Sorry again for your loss and I wish I could help you directly — get with a lawyer in your state and I bet you can get some help.

      Best wishes….

      John Watts

  18. think you need to rethink your message portion. First it isn’t clear in all jurisdictions if it is a violation or not. Second, You can leave a message, albeit a long one,
    ““This is a message for [debtor]. If this is not [debtor], please hang up or disconnect. If you are [debtor], please continue to listen to this message. There will now be a 3 second pause (wait three seconds).

    • John Watts says:

      Thanks for comment — I tried to respond but must have been operator error as I don’t think my response came through. 🙂

      Yes you are right there are some jurisdictions that treat messages differently — however I’m writing this for consumers living in Alabama and our judges (and frankly most in the nation) agree.

      The message you indicated can be left — the danger for collectors is if a third party overhears it being left on an answering machine. So we had a case where a guest is over at the house (very small house) and the consumer is getting ready in the bedroom. Call comes in, answering machine picks up, and the message is left. Guest hears it.

      I suppose he could have run out of the house to avoid hearing it but federal judges don’t require that.

      So leaving voicemails has danger to debt collectors — federal judges have said, “Don’t leave one if you don’t want to run any risk.” Letters can be sent instead.

      Thank you for your comment and suggestion.

      Have a great New Years!

      John Watts

  19. Stacy Wester says:

    A voicemail was left on my cell phone by a debt collector. The name that they had given was actually my mom but I’m unsure how they got my number. They said I (my mom) needed to call them regarding a time sensitive matter and they were considering a lawsuit. This was a person, not a prerecorded message. My mother was very upset they left that on my cell number that even has my name on it when they voicemail box picks up. Are they allowed to just leave this type of information on a cell phone when they don’t even have the right number? She feels like her privacy was breached. Thanks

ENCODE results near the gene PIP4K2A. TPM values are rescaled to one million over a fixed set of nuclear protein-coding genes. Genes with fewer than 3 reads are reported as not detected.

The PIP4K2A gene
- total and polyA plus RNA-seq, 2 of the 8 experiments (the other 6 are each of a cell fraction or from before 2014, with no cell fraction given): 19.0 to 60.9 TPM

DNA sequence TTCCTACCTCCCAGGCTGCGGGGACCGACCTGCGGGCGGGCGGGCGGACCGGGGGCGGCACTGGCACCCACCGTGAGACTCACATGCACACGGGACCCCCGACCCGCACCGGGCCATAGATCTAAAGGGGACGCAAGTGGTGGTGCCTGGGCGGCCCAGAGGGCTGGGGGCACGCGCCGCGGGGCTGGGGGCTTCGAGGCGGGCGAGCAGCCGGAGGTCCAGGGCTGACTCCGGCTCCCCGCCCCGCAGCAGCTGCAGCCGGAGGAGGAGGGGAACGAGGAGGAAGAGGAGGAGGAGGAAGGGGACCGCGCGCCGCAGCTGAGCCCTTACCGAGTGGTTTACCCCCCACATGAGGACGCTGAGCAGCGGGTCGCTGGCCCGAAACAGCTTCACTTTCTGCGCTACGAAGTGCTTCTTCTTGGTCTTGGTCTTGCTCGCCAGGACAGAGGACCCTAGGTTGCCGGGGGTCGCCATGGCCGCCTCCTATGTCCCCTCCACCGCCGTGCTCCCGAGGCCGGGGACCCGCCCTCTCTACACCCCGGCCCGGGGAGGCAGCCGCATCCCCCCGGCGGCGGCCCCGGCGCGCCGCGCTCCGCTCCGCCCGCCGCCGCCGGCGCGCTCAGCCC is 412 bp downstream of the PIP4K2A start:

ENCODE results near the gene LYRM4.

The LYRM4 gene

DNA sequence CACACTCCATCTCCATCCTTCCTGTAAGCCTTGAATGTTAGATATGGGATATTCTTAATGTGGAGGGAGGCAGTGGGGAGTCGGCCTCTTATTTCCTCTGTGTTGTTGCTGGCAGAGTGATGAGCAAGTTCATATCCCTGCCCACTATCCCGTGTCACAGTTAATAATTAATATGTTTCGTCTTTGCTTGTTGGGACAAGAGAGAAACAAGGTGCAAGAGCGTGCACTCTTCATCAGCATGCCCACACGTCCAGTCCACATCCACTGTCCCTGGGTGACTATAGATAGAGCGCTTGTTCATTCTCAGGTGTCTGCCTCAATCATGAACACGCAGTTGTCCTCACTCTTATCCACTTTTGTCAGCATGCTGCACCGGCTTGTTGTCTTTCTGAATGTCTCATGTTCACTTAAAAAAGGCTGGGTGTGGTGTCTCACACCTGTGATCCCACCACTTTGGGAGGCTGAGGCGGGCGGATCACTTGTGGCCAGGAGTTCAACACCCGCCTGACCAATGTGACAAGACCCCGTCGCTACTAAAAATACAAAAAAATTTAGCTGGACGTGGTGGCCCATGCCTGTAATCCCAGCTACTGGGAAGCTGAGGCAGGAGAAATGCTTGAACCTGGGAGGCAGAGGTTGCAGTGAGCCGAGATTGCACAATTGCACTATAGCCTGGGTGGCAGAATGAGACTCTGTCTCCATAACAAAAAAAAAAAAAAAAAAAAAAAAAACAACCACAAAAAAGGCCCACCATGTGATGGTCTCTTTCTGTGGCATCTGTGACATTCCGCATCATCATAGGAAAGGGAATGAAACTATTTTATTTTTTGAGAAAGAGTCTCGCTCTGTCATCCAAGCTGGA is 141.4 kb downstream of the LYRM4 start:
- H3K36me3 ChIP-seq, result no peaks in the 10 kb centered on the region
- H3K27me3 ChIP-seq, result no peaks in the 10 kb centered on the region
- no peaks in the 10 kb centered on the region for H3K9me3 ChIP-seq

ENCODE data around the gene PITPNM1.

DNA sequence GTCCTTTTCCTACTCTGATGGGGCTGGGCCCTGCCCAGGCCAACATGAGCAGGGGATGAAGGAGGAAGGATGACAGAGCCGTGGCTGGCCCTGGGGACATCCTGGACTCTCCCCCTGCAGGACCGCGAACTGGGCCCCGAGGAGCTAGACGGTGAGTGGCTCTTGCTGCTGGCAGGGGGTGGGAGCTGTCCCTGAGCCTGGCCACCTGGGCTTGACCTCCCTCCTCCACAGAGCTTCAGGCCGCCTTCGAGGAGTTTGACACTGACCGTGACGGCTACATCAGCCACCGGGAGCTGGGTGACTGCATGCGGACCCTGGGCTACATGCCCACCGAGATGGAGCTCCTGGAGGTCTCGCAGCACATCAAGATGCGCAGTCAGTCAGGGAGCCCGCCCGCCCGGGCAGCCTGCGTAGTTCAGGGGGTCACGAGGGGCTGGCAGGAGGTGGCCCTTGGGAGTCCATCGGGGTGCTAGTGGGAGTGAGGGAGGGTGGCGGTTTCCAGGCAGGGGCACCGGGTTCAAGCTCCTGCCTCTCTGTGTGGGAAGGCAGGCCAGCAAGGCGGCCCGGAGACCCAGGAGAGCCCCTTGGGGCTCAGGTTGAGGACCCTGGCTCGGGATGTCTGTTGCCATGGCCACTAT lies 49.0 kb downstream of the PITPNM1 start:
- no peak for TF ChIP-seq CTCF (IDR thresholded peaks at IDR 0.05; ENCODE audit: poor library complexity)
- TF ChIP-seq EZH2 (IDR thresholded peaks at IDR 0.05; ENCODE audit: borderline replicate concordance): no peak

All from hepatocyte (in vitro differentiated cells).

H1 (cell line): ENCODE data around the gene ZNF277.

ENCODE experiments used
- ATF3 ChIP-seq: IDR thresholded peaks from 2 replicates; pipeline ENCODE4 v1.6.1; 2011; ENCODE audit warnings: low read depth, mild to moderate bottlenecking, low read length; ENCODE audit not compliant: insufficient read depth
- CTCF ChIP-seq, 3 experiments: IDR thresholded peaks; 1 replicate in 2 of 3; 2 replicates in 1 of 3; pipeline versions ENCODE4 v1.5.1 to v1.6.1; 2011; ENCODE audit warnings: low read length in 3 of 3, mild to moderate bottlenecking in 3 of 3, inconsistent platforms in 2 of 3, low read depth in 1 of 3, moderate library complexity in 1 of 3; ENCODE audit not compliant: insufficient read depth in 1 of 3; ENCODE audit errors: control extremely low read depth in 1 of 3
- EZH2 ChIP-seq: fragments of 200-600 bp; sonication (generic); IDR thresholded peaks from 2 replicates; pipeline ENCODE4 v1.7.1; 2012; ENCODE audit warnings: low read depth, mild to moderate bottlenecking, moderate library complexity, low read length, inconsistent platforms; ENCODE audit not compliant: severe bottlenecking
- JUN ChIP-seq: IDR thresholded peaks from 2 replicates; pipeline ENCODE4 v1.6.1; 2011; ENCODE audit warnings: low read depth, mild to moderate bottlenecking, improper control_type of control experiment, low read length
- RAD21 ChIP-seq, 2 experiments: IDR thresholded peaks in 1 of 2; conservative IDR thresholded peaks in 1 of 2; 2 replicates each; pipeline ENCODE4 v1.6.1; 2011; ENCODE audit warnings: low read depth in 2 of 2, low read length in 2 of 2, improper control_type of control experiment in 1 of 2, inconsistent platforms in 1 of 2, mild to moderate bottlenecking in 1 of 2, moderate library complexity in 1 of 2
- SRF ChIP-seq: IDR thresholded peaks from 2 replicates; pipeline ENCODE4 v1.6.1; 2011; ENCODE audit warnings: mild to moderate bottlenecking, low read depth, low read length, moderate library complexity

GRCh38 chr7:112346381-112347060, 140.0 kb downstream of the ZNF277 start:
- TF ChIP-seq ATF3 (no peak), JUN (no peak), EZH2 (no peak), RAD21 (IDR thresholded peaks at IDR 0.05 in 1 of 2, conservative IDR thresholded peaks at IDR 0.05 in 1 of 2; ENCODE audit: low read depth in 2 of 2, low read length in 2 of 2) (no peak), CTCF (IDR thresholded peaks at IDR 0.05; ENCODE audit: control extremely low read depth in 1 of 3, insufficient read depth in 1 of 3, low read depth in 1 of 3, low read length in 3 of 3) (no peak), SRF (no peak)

• John Watts says:


      That’s a great question. It’s interesting — if it was NOT a computer calling you then the human being should have realized that the name was different.

      So on the one hand they will deny it was auto dialed or even a human pre-recorded message because they could get sued potentially under the TCPA (Telephone Consumer Protection Act).

      But on the other hand, hard to explain why a human did not notice the name on the voicemail.

      I would save the voicemail. Get it on dropbox/google drive/evernote/etc. Some cloud based service.

      Then get with a consumer lawyer — if you are in Alabama, you can call us at 205-879-2447. We’ll listen to the voicemail, have you and your mom pull credit reports, pull any collection letters, etc. Get a good feel for the situation and then let your mom know if she has any claim. And if they keep calling you, you may have a claim also.

      Best wishes and feel free to reach out to us.

      John Watts

  20. TP says:

    A relative had a debt collector call and leave two voicemails in which they disclosed my address. I know they can contact relatives if they are unable to get in touch with me, but isn’t disclosing my address an FDCPA violation? Supposed it was an abusive ex boyfriend and they’ve now given him my location. I don’t even know how many other people they’ve called and given my information to. Do I have a case? What should my next step be?Oh also, a few months ago they called me and I answered even though I didn’t recognize the number. I hung up on them after I had already verified who I was (so they know they have the right phone number for me) and they identified themselves as a debt collector. After I hung up they called back and left a voicemail that said, “Dun dun dun! (My name), this is not going to go away! You cannot run from it. We will be sending a carrier out with very important documents tomorrow between 3-5pm. If you are not available, make yourself available.”, in what I can only imagine was supposed to be a menacing voice, but he just came off as a cornball. By the way, no one showed up with papers. They’ve left that message three times over the past 6-8 months and no one shows up. I don’t have that voicemail anymore, but if they leave any more of that nature, would that be considered “threatening” considering he was attempting to strike fear in me?